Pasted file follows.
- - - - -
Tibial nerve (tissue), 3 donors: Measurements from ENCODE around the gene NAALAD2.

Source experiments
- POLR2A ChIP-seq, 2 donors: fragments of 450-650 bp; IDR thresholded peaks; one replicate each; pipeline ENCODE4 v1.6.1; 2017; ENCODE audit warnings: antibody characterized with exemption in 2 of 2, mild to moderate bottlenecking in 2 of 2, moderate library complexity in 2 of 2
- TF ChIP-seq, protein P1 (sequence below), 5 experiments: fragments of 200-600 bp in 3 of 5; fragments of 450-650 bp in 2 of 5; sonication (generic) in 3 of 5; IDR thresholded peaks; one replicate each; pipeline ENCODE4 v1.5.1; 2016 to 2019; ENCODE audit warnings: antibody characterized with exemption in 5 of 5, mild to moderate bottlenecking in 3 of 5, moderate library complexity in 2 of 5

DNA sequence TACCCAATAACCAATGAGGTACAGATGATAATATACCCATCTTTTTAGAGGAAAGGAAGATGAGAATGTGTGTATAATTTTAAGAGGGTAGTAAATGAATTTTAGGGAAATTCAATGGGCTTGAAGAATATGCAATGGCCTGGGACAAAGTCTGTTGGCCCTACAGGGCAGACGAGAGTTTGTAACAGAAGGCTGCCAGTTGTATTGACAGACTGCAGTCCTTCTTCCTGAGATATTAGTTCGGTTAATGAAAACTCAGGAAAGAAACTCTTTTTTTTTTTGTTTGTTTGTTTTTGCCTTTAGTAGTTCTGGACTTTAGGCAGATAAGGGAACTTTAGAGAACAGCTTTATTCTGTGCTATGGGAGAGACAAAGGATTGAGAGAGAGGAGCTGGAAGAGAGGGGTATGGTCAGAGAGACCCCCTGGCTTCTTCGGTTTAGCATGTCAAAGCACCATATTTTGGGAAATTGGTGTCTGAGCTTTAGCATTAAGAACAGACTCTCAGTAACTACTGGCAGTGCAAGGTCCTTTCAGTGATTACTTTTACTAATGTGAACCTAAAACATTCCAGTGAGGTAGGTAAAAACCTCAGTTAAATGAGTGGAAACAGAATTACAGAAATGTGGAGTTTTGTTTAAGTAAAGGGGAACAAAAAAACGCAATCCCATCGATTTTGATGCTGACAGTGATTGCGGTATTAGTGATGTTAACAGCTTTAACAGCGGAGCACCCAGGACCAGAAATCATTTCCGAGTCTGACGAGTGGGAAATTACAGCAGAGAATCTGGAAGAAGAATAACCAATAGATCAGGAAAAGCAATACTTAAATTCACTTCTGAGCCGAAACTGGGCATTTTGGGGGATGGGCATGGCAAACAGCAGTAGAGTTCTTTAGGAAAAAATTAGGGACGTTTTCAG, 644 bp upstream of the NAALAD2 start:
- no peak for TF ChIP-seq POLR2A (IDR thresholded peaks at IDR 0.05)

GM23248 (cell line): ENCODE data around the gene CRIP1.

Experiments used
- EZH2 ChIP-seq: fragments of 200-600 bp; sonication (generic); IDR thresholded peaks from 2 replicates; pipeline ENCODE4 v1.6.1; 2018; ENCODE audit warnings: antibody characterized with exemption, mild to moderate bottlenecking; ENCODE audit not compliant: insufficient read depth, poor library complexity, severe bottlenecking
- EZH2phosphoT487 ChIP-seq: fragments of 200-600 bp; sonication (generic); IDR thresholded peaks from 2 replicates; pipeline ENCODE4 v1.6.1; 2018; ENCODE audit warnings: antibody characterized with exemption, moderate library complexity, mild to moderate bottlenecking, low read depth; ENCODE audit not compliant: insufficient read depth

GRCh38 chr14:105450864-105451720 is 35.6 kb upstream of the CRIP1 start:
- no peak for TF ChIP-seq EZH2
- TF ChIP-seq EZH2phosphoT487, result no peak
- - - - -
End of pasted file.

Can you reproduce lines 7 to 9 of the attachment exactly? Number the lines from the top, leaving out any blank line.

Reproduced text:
GM23248 (cell line): ENCODE data around the gene CRIP1.

Experiments used
- EZH2 ChIP-seq: fragments of 200-600 bp; sonication (generic); IDR thresholded peaks from 2 replicates; pipeline ENCODE4 v1.6.1; 2018; ENCODE audit warnings: antibody characterized with exemption, mild to moderate bottlenecking; ENCODE audit not compliant: insufficient read depth, poor library complexity, severe bottlenecking